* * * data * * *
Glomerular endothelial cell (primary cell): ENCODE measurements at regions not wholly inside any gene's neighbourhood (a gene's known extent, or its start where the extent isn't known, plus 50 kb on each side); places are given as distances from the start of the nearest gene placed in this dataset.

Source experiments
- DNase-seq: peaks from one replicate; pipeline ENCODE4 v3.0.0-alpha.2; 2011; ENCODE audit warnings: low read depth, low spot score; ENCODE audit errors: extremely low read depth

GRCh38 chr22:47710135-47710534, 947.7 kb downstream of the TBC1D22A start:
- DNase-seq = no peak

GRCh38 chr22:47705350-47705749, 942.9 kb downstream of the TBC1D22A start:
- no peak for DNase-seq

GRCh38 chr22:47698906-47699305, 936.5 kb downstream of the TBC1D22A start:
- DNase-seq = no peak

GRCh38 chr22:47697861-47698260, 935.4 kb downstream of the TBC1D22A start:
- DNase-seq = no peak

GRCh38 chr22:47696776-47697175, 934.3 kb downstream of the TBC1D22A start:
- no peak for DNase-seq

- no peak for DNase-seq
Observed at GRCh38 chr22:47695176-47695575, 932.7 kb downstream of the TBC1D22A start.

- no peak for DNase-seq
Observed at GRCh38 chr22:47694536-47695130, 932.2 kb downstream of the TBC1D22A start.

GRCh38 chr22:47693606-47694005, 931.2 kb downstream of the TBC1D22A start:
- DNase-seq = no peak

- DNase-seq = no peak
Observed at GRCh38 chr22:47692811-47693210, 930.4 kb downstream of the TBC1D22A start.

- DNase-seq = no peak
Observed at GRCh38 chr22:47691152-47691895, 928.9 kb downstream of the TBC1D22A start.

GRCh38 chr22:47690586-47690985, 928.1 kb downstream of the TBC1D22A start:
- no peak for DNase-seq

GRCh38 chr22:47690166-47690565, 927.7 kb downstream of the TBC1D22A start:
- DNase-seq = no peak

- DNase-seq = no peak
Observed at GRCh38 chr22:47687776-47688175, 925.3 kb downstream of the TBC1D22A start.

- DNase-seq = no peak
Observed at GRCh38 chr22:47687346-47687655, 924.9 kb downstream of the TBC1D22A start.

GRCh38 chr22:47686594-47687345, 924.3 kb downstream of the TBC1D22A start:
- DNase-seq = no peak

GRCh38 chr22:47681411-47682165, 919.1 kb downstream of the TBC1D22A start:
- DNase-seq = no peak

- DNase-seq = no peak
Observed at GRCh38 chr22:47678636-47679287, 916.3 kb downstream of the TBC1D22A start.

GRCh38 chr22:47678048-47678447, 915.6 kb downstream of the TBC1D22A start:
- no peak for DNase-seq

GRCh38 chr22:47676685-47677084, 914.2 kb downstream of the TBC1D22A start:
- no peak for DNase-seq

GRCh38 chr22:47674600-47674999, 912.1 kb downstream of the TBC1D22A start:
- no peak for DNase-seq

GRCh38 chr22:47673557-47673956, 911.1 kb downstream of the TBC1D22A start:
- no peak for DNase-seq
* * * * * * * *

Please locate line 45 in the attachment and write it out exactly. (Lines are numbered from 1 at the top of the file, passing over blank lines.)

- no peak for DNase-seq